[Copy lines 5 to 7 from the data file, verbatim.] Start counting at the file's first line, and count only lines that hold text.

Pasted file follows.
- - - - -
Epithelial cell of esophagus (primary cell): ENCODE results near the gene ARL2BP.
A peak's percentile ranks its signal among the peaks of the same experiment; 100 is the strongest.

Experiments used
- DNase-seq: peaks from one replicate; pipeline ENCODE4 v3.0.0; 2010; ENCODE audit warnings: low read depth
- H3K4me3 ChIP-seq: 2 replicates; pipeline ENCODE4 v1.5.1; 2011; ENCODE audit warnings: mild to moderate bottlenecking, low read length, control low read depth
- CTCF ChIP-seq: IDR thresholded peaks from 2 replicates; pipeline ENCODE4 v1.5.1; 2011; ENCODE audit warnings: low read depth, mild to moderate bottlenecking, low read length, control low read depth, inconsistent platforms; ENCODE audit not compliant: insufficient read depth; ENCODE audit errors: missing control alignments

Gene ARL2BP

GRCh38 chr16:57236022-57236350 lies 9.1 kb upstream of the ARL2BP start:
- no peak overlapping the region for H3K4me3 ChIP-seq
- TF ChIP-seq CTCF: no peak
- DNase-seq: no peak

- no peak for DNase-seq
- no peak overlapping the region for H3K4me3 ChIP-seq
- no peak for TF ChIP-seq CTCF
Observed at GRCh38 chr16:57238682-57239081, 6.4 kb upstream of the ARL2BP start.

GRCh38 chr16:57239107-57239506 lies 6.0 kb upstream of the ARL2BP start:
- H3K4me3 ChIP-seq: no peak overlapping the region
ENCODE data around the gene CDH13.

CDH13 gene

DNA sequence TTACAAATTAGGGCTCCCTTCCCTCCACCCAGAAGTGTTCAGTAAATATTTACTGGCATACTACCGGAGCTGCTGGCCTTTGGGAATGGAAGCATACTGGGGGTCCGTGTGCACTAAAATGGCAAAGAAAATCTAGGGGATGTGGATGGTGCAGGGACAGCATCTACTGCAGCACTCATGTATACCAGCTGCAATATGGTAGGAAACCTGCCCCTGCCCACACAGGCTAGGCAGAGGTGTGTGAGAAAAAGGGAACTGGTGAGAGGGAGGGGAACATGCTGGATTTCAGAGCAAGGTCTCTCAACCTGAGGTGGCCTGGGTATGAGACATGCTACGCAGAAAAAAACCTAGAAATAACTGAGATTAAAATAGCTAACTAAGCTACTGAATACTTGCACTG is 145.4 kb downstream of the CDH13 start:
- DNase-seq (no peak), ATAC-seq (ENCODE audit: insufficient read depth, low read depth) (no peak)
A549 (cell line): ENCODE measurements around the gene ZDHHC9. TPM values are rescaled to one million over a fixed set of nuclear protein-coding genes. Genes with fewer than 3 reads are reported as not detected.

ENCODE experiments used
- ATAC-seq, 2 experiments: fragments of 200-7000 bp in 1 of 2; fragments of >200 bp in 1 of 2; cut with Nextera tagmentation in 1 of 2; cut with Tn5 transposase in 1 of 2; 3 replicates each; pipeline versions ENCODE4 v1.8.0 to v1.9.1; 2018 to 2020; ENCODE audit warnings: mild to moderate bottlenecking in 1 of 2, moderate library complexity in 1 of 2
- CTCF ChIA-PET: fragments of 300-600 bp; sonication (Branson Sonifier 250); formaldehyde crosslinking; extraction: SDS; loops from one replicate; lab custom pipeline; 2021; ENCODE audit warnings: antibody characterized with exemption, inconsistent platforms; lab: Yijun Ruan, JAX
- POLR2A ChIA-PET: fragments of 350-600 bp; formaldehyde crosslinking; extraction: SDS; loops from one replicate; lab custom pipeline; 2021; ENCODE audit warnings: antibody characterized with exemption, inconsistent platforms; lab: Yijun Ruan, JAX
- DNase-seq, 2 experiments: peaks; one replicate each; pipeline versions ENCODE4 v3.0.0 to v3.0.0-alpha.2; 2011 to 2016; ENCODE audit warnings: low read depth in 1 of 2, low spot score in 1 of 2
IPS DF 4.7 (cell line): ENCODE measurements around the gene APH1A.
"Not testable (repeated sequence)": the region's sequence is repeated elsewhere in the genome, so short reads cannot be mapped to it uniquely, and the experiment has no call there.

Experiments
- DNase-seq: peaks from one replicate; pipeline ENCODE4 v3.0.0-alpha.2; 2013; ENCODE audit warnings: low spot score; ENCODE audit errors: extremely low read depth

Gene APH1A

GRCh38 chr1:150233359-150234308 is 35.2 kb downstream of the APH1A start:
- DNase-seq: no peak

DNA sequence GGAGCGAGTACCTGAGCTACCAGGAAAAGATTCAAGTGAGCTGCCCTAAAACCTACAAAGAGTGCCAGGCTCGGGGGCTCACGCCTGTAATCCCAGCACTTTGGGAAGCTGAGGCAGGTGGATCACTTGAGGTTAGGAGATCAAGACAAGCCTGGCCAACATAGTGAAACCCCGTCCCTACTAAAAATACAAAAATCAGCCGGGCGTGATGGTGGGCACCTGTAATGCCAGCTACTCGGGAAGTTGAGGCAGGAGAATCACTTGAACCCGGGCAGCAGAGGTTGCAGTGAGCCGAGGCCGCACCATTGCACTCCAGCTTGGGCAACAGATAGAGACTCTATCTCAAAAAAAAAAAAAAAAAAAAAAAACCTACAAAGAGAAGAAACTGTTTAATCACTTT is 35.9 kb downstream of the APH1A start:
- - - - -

- H3K4me3 ChIP-seq: 2 replicates; pipeline ENCODE4 v1.5.1; 2011; ENCODE audit warnings: mild to moderate bottlenecking, low read length, control low read depth
- CTCF ChIP-seq: IDR thresholded peaks from 2 replicates; pipeline ENCODE4 v1.5.1; 2011; ENCODE audit warnings: low read depth, mild to moderate bottlenecking, low read length, control low read depth, inconsistent platforms; ENCODE audit not compliant: insufficient read depth; ENCODE audit errors: missing control alignments

Gene ARL2BP